Smart Wires CEO Peter Wells explained its move to NC
Peter Wells, CEO of electrical technology company Smart Wires, believes his company is on the cusp of serious growth in the coming years.
But that growth, Wells believes, is difficult to manage in the San Francisco area, where the company is based since it was founded in 2010.
Last week, Smart Wires, which makes technology to efficiently manage energy on energy grids, announced that it was moving its Bay Area headquarters to Durham. It was a move that would eventually get Triangle some 250 jobs, and North Carolina offered the company a $ 2.8 million incentive package to make it happen.
In an interview with The News & Observer, Wells said the decision was about access to talent. In California, he said, competition between companies has become fierce and the cost of living is driving employees to the entry level.
“It’s pretty hard to find people (and) love when you do,” Wells said in an interview with Zoom.
And because of the nature of his company’s business, producing technology for power grids, the company often hires specialized electrical engineers, including many of the doctors. And other companies and industries are constantly trying to leave them.
“Talent is getting the kind of harvest of other industries that can pay more money than you see in energy,” Wells said. “It’s a challenge.”
With the company about to boost its growth in the coming months, Wells believes it’s time to move headquarters. And since the company’s lease ran out by the end of the year, it began a nationwide search.
Smart Wires ended up narrowing its search to five cities, Well said, including Austin, Atlanta, Denver, the Triangle and its existing location in Union City, California.
Triangle, Wells said, has the best score across the study in its review thanks to the cost of living, existing power-tech companies and local universities.
“There are other (power) companies here, like Hitachi ABB,” Wells noted. And “NC State is doing well in this area. Duke has a really good electrical engineering program. There are other colleges around, and Georgia Tech is not that far away. I mean a lot of things in the area. . ”
It’s also – at least at the moment – reasonably priced, Wells said, especially compared to places like Boulder, Colorado, and Austin.
“The cost of living and housing is clearly going to increase (in the Triangle),” he said, “because companies are coming in and they’re investing … but there’s still a long way to go before it arrives” at California levels.
Wells is familiar with the Triangle, though much has changed since he last arrived. He worked at the GE plant in Wilmington between 2003 and 2010, and visited Raleigh frequently. Since then, he said, the venue’s cultural facilities, from bars and restaurants to music and cafes, have improved significantly.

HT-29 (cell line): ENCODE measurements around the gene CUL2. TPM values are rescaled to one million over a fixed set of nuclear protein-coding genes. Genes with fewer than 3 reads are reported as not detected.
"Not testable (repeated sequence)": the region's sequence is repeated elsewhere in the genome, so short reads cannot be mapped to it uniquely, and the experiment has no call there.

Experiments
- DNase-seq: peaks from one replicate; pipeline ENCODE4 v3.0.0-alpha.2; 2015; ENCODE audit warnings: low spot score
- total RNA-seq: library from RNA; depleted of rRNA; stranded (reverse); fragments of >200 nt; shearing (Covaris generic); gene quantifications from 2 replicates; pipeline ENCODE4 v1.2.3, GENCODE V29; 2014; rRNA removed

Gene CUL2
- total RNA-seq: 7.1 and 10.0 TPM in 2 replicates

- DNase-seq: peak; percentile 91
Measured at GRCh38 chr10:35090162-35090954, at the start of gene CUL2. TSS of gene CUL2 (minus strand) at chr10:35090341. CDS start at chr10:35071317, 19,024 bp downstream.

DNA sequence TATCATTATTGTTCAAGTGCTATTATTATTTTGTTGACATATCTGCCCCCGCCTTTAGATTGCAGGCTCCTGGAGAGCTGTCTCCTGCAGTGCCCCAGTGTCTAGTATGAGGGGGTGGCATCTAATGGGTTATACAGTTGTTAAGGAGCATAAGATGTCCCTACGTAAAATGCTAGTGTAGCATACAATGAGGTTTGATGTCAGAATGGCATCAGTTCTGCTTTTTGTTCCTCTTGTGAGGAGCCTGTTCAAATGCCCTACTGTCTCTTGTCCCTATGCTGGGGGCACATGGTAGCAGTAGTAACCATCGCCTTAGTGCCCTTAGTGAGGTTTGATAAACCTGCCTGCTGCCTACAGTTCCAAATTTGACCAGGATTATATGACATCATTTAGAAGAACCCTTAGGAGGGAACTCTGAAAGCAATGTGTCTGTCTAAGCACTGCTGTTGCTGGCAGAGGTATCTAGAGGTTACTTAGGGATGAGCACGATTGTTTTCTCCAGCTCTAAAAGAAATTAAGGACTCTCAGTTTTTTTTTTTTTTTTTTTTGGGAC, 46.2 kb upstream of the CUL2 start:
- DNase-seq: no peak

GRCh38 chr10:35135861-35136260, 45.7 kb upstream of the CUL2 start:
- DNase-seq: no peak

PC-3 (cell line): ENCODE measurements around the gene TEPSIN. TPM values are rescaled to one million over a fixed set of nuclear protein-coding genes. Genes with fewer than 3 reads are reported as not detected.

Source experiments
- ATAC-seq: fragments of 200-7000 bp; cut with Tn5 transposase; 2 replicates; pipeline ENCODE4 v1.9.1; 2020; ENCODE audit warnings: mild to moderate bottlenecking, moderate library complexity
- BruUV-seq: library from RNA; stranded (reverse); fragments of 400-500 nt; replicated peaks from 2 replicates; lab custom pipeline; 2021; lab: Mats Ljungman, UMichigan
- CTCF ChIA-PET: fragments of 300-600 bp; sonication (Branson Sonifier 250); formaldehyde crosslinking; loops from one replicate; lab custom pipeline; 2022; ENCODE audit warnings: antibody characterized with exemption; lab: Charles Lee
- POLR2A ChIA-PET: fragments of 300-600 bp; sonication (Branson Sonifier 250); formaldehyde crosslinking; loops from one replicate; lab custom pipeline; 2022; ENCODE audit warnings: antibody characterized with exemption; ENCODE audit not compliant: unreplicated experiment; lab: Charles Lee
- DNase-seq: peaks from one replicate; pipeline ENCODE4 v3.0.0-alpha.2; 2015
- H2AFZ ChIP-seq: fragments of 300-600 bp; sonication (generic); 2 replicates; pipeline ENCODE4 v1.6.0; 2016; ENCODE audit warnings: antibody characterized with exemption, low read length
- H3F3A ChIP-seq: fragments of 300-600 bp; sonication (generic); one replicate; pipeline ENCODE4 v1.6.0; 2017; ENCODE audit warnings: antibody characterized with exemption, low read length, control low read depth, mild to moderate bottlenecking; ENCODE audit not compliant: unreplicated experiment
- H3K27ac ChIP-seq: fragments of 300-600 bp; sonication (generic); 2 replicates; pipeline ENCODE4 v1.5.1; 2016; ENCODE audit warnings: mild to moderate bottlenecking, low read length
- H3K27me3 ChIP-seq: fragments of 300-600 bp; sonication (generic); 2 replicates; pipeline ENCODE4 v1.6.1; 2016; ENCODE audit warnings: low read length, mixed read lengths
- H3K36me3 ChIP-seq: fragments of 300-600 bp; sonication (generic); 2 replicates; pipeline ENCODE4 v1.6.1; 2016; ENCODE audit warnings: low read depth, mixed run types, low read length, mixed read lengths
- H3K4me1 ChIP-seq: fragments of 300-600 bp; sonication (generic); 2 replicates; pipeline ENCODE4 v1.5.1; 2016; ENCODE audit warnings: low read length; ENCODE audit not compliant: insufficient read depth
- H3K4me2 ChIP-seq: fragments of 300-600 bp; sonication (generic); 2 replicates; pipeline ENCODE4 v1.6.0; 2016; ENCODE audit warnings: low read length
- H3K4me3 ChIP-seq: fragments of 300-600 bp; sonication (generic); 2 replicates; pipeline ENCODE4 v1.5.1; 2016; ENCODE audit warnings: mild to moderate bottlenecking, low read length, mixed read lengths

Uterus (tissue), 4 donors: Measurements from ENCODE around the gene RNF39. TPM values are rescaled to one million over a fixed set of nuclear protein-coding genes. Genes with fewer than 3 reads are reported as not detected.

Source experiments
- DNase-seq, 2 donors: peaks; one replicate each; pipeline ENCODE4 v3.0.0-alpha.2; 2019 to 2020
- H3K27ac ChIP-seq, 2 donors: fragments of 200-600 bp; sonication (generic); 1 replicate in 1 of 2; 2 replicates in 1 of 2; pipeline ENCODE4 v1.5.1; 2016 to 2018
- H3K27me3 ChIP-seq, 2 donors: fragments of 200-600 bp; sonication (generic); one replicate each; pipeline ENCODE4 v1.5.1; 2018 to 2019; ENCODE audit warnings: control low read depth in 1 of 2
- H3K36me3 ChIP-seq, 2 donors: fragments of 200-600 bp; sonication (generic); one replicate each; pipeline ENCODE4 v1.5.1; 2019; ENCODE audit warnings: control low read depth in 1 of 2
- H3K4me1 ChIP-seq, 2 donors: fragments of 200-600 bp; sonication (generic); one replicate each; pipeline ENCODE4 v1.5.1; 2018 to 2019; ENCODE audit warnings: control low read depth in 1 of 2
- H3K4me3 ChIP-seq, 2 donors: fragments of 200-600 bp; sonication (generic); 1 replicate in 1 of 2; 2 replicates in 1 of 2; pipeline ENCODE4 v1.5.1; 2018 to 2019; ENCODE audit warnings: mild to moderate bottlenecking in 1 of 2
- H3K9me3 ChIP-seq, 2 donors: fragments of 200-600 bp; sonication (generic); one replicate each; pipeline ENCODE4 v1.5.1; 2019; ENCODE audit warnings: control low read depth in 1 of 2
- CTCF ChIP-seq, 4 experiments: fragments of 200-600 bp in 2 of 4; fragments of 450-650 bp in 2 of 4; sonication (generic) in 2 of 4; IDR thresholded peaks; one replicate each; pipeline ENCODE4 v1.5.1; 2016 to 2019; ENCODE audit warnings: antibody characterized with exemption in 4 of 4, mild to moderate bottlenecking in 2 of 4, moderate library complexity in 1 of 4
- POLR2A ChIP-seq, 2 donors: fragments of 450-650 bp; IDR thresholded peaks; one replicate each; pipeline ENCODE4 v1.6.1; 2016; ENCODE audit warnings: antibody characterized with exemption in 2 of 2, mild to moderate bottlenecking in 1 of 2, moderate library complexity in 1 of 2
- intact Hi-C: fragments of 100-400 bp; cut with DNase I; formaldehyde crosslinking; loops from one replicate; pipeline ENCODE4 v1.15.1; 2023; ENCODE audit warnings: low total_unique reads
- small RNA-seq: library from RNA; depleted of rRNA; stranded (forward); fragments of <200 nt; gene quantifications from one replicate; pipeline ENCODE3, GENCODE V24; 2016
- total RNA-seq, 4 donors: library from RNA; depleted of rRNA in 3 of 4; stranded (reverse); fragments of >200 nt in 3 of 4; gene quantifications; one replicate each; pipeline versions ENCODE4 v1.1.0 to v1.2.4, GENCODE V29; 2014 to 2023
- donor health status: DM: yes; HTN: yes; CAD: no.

The company expects to open its research-and-development lab in Durham later this year. It currently guards space in southern Durham County near Raleigh-Durham International Airport.
Some of the company’s approximately 140 employees will move to Triangle – but most of them will stay in California or work remotely. Nearly 40% of the company’s employees work abroad.
Right now, nearly 15% of Smart Wires ’business is in the U.S. The company is actually active in South America, the UK and Australia, where countries are actually investing in efforts to modernize their power grids, Wells said.
But Wells believes the U.S. market could be a significant growth area in the coming years, as investments are drawn in wind and solar energy. Smart Wires technology helps utility providers connect their grids to wind turbines and solar panel farms and helps them efficiently manage the power flowing from them.
Wind turbines and solar panels are often built away from traditional power grids, which complicates how utility companies can effectively manage their energy.
“In England, all renewable power is generated in Scotland and offshore in the North Sea. But all that is demanded is in the south of England,” Wells said, adding that most countries have similar renewable- before, with the US “You can’t just just move power. And everybody is running on these issues, so they don’t have enough capacity, and they’re running into congestion issues.”
Wells said the U.S. will see an increase in investment in the modernization of power grids across the country, so they can cope with more alternative-energy connections. The company is carefully watching what will be included in an infrastructure bill currently being debated in Congress, and hopes it will provide incentives to modernize power grids.
“Honestly, even without the (infrastructure bill),” Wells said, the equipment “needs to be modernized. They can’t avoid it. So we think that the U.S. market over time … maybe will be more like 30 to 50% ”of the company’s business.
This story was produced with financial support from a coalition of partners led by Innovate Raleigh as part of an independent journalism adventure program. N&O retains full editorial control of the work. Learn more; go to bit.ly/newsinnovate.